The spa is also a separate building and features a lovely courtyard with warm, heated jacuzzi. It is operated in collaboration with L’Occitane, which manages many Sofitel spas.
I had a lovely massage in the spa – definitely one of my favourites, and you get a lovely cardamom tea afterwards. After my recent trip to Sweden enjoying cardamom buns and now the cardamom tea, I think I’m hooked.
Food and restaurants at the Sofitel Mauritius L’Imperial
There are three restaurants available at the Sofitel, although I believe there is another site that is currently empty on the property.
You have the main buffet restaurant, called Ravinala, which is on the ground floor of the lobby next to the pool. This is also where breakfast is served.
There is plenty of seating, and the only time I saw the resort busy was at breakfast and dinner.
The buffet is spread over several islands and features an extensive selection of Indian dishes, as well as sushi, western items and other bits and bobs for dinner.
Breakast is equally diverse. As Mauritius is a former French and British colony you get the best of all worlds – excellent local and Indian dishes, plus great bread and pastries as well as English items. The only confusing thing is that they are often jumbled up – with full English stapes interspersed by curries and the hummus next to the yoghurt!
Of course there is also lots of fruit on offer, as well as yoghurts and cereals.
Cold cuts are relatively limited, and instead of smoked salmon you’ll find smoked marlin which is fished from the local waters.
If you’re in the mood for bubbles, a local sparkling wine is also available.
I went for nostalgia and had some coco shells that I remember from family holidays as a child!
Ming Court / teppanyaki
Two floors above this you have the Ming Chinese restaurant, which also features a couple of teppanyaki cooking plates. Chinese cuisine doesn’t appear to be widespread in Mauritius and it’s the only hotel I stayed at with a Chinese restaurant. It makes a change from the South Asian cuisine that dominates the island.
We had teppanyaki here on our first evening, and I believe teppanyaki is available every night although it is worth booking in advance as there are limited spots – the horseshoe had just six seats.
There are several different options for the teppanyaki which you can choose from when you are seated. We went for surf and turf, in the form of tiger prawns and steak:
Everyone gets a tempura starter:
The chef then starts cooking your choices on the flat hob in front of you. Kumar, our chef, was slightly less showy than some of the chefs I’ve had teppanyaki with but he had a sly sense of humour!
After the prawns came our beef steak which was beautifully tender:
After this you’ll get a sort of fried-rice egg burrito:
…. and, for dessert, deliciously caramelised bananas with ice cream and a sort of pear wonton:
Don’t worry about going hungry ….
The third restaurant is the beach-front Tamassa, located in a light and airy pavilion between the two pools and the ocean. This features an a la carte menu and is also open for lunch and features theme nights including lobster night on Thursdays.
We were invited to dine on Thursday for lobster night, which would normally incur a supplement to anyone on half board – 4,900 MUR, minus a 700 MUR credit if you’re on half or full board.
Chairs and tables are set up on the beach outside, although the sun sets around six so you don’t get the benefit of watching the sunset whilst you eat. A temporary grill is also set up:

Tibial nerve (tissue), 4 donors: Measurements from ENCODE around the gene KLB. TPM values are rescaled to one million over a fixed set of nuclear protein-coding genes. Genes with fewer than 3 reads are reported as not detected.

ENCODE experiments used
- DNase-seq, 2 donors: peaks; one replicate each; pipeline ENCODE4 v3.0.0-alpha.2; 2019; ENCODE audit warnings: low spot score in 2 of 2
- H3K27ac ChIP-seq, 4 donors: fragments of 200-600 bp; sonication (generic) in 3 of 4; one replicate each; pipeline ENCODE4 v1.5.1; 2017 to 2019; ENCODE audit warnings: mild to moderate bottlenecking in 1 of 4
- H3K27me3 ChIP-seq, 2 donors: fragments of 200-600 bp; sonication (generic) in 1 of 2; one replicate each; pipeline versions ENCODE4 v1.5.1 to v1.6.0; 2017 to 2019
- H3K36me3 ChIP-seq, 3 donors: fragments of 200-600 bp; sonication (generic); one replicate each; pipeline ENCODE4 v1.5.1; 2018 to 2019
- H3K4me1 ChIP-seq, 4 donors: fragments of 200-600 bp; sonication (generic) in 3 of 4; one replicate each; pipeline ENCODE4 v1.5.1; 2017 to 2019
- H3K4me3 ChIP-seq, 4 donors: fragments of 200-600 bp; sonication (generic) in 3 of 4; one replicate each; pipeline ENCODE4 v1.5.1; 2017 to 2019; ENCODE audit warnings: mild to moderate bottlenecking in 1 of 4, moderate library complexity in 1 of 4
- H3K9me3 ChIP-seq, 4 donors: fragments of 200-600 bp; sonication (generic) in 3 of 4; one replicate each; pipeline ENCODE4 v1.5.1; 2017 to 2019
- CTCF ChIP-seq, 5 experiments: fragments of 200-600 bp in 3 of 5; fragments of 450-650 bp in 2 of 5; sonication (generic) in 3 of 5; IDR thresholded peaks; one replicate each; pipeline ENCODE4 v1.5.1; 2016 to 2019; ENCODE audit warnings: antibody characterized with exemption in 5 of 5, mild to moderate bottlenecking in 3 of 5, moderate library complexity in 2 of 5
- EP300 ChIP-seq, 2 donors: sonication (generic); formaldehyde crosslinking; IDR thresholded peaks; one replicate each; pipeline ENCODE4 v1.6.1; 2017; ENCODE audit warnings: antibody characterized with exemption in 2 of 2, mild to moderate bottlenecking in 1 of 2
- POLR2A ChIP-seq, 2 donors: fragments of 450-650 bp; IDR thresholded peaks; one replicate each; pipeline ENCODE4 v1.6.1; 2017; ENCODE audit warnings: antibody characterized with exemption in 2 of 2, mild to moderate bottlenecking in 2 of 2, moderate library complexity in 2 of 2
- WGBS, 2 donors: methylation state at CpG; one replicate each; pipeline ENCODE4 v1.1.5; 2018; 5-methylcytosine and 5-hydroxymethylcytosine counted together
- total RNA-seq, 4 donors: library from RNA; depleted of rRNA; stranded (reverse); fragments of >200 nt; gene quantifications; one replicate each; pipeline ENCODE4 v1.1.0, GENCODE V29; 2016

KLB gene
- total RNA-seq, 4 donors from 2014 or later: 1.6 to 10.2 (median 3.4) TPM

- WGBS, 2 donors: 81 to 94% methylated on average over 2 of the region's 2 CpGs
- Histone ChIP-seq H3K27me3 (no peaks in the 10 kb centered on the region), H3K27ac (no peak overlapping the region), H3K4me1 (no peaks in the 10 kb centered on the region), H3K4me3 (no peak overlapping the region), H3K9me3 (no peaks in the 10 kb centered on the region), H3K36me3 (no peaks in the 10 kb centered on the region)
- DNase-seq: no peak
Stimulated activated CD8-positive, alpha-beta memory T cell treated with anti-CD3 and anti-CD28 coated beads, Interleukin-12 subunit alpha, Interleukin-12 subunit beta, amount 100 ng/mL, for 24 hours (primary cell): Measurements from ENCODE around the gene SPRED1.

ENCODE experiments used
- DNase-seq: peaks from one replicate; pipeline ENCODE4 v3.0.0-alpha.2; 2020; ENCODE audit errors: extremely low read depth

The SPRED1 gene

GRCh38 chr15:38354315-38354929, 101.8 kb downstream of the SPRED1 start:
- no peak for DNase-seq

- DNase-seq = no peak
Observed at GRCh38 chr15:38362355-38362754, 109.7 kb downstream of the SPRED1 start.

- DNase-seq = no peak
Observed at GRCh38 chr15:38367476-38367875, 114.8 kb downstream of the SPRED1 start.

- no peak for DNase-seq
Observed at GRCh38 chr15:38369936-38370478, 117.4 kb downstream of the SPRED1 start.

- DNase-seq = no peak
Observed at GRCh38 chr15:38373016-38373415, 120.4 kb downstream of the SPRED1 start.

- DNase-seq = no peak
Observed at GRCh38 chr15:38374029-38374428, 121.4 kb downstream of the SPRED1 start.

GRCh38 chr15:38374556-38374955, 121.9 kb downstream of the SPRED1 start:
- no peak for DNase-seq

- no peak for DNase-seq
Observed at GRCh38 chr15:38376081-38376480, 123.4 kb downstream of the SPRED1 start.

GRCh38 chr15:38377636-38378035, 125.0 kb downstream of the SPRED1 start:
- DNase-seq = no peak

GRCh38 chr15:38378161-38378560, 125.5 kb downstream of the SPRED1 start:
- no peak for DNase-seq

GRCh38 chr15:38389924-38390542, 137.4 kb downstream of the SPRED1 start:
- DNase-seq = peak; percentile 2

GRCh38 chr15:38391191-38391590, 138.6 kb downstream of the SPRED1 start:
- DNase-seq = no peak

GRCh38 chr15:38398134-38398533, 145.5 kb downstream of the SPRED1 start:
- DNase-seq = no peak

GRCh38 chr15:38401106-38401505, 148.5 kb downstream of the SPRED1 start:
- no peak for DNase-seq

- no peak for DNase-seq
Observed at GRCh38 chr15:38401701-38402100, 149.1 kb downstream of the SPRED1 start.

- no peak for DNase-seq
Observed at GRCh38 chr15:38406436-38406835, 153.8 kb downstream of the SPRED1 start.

Lobster night features a five-course menu, starting with an amuse bouche of lobster carpaccio. This is then followed by a crab bisque:
…. a tuna tartare starter and then, finally, the main course. The lobsters are huge and everyone gets a whole one, cooked freshly on the grill with creole rice:
Finally, to round it all off, a strawberry mille-feuille.
Half-board vs full board vs all inclusive
Getting your head around what is and isn’t included is a bit of a challenge, so here is a cheat sheet. We stayed on half board, which gets you breakfast and dinner, and that proved to be fairly sufficient and helped us to work up an appropriate appetite by dinner time.
- Half board includes breakfast and dinner, all drinks are charged separately
- Full board includes breakfast, lunch and dinner, all drinks are charged separately
- There are no all-inclusive packages available
Breakfast and dinner are served in the main restaurant, Ravinala.
If you are on half or full board you can get a 700MUR credit towards any of the dinners not included in your package, including Ming Court, Teppanyaki, Jacaranda and Lobster Dinner.
Although one of the older resorts resorts on the island, you wouldn’t know it staying in one of the newly refurbished magnifique rooms which are modern with a slight French touch. I can’t attest to the unrefurbished rooms, which I imagine are somewhat more dated.
The service was very cheerful, although not quite as slick and sophisticated as at some other resorts. To be fair, it is perfectly in-line with the more, ahem, French service culture on the island which tends to be less proactive than US/UK-style service.
In general, I would consider the Sofitel Mauritius L’Imperial one of the more family-friendly resorts on the island. There are plenty of areas to escape to if that is not your thing, including the adults-only pool. I wasn’t disturbed by any of the other guests at all.
It’s good to see the Sofitel remove single use plastic bottles from rooms and the water fountains throughout the hotel are very convenient. This makes it all the more perplexing that you have to pay for plastic bottled water at mealtimes!
Rates start at around £190 per night for a normal room, with magniqifue rooms slightly higher at £250 or so. Don’t forget you can earn and redeem Accor Live Limitless points at the Sofitel Mauritius L’Imperial – 2,000 points get you a €40 saving on your booking.
Accor Live Limitless update – December 2022:
Earn bonus Accor points: Accor is not currently running a global promotion
New to Accor Live Limitless? Read our overview of Accor Live Limitless here and our article on points expiry rules here. Our analysis of what Accor Live Limitless points are worth is here.